In order to increase further the quality of the resonance circuit according to FIGS. 1 and 2, the quality with a closed switching unit (ON) is advantageously increased by increasing the width of transistor T1 and thereby reducing the resistance Ron. This in fact leads to an increase in the capacitance C_DS=C_off, which is advantageously compensated in the foregoing described resonance circuit of the invention by accordingly reducing the capacitance value C2 of the second capacitive element, so that the total capacitance C2_res=C2+C_off is constant and the width of the tuning range according to equation (2) remains unchanged. It is possible to achieve advantages with a closed switching unit (ON) (higher qualities) in this way, without having to accept the disadvantages with an opened switching unit (OFF) (rather narrow tuning range). In the extreme case, the capacitance C_DS=C_off is so high that second capacitive element C2 is eliminated.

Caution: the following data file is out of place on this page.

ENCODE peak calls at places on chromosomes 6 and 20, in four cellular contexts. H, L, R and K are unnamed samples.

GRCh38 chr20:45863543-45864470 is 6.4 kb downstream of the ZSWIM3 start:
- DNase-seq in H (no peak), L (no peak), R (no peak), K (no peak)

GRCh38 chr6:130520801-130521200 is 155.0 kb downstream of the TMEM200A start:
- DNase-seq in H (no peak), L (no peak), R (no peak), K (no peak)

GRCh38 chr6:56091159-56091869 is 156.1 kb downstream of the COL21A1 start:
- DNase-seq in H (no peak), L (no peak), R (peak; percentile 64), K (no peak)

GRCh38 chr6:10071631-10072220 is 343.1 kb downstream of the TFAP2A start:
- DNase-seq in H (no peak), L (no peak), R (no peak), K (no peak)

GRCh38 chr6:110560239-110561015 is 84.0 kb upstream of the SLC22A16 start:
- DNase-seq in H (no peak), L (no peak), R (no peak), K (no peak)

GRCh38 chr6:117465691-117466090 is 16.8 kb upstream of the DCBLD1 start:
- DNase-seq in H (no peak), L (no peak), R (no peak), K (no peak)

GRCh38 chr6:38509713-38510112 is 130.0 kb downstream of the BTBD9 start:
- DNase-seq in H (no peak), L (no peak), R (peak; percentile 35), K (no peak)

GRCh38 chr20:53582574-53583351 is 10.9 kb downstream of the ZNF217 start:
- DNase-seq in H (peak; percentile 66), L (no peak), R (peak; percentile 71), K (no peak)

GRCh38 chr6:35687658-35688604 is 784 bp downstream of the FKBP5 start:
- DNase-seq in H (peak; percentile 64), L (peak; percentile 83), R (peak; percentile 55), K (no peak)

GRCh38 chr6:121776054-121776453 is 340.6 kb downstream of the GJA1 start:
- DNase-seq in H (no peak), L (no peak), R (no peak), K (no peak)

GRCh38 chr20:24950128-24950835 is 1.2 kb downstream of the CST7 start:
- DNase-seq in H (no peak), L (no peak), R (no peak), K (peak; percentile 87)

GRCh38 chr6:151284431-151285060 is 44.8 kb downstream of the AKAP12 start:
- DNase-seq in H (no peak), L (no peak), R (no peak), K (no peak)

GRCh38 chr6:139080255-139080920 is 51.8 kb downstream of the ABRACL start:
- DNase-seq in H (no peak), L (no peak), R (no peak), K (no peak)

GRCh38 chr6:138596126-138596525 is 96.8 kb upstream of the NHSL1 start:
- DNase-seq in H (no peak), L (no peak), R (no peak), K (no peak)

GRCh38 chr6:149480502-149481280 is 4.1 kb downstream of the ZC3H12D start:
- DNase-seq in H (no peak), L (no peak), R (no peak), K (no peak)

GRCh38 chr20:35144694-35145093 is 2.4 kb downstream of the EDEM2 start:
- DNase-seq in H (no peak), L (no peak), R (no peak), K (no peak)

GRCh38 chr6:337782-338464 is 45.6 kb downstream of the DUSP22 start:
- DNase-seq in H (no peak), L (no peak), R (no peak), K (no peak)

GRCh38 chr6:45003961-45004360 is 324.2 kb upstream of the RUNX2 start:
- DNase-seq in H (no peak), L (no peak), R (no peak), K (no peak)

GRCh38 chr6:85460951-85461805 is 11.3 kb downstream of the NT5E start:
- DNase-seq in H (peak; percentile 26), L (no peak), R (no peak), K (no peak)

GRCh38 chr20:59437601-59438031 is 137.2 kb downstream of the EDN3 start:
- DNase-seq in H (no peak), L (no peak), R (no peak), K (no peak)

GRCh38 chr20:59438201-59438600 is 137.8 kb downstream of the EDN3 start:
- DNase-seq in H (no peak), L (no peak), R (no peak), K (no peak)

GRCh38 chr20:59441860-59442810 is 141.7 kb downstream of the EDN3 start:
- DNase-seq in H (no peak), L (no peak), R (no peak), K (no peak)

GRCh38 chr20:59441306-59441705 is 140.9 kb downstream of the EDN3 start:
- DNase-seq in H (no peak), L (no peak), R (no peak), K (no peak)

For a further increase of the resonance circuit quality, advantageously the quality with an opened switching unit (OFF) is increased by applying preferably the inverted control signal vt2_inv at connection point 18 (see FIG. 1). If the control signal vt2 can assume, for example, the two voltage values 3 V and 0 V, in order to open or close transistor T1, vt2_inv assumes the value 3 V when vt2=0 V, and vt2_inv=0 V when vt2=3 V. In this way, controlled path 15 is supplied with DC potentials depending on the state of the switching unit, which lead to a higher quality of the drain-source capacitance and thereby to a higher resonance circuit quality (advantageously no resistors are thereby necessary for operating point setting, which leads to an increased robustness to noise). The associated reduction in the capacitance C_DS is advantageously compensated by an increase in the capacitance C2.